The probe is designed to map underwater caves, measure geochemical properties of the water, search for microbes and other life forms, and bring back samples for subsequent analysis.
The team conducted initial tests of the probe’s navigation capabilities in February, successfully mapping La Pilita, the second deepest sinkhole in the Zacatón system. Operations during this first mission showed that DEPTHX could find its way through underwater space, collect samples in unexplored areas and navigate back to the surface.
Unique in the world of robotic explorers, DEPTHX is autonomous. The probe does not rely on instructions from humans to decide where to go or what to do. It creates 3D maps of previously unexplored areas as it swims along and then uses those same maps to navigate back to the surface.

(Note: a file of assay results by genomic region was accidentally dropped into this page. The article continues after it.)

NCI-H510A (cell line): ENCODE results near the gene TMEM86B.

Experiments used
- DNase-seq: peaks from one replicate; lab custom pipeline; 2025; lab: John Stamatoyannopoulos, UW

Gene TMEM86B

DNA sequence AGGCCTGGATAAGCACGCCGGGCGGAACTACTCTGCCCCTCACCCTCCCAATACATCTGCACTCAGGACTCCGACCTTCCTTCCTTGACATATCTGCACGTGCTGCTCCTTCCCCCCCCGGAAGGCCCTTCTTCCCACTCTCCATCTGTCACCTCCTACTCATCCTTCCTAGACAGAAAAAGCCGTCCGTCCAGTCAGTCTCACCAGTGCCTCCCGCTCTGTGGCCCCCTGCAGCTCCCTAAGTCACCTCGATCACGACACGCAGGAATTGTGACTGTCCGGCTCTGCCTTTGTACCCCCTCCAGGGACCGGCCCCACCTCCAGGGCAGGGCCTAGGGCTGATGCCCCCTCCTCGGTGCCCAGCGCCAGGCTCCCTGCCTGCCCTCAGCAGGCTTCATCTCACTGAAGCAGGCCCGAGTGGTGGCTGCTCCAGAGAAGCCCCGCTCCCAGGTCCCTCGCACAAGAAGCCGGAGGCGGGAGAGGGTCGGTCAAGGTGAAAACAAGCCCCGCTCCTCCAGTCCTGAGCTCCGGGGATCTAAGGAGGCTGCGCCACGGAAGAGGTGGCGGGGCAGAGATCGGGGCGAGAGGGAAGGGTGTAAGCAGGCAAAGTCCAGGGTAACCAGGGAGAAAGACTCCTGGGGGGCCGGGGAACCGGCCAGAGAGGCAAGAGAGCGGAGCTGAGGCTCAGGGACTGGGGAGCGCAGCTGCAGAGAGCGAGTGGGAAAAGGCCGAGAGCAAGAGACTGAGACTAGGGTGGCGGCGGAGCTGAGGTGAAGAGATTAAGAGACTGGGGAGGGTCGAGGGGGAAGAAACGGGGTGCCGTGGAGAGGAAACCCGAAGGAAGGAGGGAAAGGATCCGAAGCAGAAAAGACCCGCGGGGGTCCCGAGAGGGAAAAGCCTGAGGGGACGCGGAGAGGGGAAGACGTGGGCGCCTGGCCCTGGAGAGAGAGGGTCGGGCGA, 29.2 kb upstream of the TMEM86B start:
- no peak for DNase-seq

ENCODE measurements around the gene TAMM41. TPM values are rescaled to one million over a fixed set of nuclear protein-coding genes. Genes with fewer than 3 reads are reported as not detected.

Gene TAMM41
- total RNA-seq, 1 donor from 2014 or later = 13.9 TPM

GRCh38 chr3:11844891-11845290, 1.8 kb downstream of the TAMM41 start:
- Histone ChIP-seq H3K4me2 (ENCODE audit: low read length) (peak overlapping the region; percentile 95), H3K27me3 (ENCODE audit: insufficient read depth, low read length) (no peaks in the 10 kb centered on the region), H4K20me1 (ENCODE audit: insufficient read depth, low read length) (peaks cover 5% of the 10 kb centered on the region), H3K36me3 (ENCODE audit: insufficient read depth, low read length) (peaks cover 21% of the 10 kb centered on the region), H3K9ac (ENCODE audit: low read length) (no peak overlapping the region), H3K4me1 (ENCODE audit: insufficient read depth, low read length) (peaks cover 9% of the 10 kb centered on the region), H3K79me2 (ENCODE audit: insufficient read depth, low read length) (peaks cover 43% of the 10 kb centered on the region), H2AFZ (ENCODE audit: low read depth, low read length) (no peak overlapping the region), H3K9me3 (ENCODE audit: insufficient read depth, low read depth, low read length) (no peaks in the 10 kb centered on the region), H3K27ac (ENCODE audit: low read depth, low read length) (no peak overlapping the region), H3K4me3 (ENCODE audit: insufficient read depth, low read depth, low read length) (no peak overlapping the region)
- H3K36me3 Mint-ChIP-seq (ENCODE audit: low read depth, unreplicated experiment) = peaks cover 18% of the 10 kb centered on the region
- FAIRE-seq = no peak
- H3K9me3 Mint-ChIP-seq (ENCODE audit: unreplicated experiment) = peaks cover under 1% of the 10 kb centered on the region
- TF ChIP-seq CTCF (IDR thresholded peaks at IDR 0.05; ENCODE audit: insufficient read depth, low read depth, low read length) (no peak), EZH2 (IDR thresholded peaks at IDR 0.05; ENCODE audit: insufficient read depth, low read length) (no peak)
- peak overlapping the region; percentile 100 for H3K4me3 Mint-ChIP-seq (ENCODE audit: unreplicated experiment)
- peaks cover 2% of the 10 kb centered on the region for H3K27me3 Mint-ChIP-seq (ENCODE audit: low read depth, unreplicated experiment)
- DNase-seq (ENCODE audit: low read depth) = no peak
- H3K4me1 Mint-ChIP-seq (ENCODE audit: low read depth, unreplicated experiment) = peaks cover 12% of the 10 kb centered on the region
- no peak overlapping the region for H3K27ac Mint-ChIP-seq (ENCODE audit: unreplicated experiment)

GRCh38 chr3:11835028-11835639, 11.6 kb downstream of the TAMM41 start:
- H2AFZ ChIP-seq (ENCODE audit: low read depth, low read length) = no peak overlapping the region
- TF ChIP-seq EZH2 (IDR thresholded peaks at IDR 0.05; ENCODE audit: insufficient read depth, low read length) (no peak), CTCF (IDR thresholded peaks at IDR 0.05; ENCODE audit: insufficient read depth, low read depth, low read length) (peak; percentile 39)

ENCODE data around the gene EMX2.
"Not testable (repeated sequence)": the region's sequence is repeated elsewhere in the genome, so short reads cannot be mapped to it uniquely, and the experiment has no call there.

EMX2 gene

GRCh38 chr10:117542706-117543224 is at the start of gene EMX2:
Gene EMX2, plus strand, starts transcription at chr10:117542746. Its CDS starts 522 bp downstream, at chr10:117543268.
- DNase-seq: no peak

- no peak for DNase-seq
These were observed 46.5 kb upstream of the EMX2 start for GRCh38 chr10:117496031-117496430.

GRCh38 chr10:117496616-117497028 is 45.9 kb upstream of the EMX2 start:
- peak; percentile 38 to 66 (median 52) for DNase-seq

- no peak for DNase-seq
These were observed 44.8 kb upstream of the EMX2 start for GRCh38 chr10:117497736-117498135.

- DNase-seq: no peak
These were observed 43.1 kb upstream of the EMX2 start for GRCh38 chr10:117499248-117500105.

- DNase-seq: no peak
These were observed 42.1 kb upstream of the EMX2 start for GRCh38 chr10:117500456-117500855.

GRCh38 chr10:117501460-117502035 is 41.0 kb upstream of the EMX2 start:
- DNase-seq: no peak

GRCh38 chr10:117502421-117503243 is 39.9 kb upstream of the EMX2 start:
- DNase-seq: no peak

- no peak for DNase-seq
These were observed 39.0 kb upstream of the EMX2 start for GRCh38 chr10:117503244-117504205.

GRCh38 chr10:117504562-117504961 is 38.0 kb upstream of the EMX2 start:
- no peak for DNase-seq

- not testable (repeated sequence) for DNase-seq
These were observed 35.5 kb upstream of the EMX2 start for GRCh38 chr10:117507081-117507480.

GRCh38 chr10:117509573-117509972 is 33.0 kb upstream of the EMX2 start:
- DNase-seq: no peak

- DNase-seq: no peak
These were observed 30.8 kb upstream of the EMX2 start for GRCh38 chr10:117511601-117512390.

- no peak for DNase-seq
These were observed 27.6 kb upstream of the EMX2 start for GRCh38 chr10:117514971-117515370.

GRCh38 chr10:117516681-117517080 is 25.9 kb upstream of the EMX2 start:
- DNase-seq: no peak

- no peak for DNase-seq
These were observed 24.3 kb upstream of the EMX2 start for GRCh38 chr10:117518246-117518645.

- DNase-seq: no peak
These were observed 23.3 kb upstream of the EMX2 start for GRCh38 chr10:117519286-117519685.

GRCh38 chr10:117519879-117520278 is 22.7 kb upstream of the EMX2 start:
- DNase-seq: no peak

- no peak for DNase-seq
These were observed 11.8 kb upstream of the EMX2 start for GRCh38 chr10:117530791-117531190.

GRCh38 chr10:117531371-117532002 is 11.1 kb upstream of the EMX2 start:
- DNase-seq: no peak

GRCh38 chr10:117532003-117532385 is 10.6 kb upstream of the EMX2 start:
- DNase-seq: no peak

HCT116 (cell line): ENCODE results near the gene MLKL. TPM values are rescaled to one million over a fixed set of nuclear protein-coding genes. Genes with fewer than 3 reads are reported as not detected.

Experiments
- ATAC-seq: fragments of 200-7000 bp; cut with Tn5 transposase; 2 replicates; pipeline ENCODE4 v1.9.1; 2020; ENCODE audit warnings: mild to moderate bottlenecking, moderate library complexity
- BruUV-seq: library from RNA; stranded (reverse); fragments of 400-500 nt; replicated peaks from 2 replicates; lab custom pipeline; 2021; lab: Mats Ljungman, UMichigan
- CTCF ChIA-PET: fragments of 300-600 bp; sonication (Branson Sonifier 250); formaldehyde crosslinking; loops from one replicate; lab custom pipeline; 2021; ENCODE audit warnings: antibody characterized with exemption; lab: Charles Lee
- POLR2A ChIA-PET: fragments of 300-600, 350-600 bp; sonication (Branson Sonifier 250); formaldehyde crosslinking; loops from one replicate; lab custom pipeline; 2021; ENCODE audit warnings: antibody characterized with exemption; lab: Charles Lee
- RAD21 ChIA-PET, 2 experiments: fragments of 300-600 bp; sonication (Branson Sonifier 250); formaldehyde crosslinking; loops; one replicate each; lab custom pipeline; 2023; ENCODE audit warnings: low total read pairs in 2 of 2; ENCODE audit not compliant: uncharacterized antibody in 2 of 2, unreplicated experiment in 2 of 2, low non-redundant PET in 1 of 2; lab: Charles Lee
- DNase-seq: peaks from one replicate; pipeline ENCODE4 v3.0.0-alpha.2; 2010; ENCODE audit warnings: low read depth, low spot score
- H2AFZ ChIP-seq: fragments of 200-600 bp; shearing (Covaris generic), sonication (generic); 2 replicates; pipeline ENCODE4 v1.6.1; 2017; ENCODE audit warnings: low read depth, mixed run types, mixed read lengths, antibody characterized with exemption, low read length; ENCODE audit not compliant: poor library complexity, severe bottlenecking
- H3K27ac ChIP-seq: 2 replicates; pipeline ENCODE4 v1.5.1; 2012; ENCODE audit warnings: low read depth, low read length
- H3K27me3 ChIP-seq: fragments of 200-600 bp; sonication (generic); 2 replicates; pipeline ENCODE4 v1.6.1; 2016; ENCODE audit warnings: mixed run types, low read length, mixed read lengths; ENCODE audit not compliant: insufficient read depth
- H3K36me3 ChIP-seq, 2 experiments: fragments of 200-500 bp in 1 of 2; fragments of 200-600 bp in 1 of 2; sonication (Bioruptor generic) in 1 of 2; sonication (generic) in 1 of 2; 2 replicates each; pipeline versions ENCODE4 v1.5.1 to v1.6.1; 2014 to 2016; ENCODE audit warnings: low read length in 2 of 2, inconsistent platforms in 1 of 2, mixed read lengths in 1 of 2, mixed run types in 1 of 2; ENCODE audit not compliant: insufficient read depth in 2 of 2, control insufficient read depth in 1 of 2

Cenote Zacaton is located in the state of Tamaulipas close to the town of Aldama near the northeastern coast of Mexico.Cenote Zacatón first achieved notoriety when two divers attempted to reach the bottom in 1994. One of them, Sheck Exley, died in the attempt. The other, Jim Bowden, survived, descending to a record depth of 925 feet. The outcome caused scientists to rethink ways that Zacatón could be explored safely.
Gary first began visiting Cenote Zacatón in 1993 as a commercial diving guide. He was inspired by the unique environment to pursue a doctorate in geology. He has continued investigating the system of underwater caves to understand how they formed and evolved over time, working with a network of explorers and scientists to increase awareness of the system’s scientific value.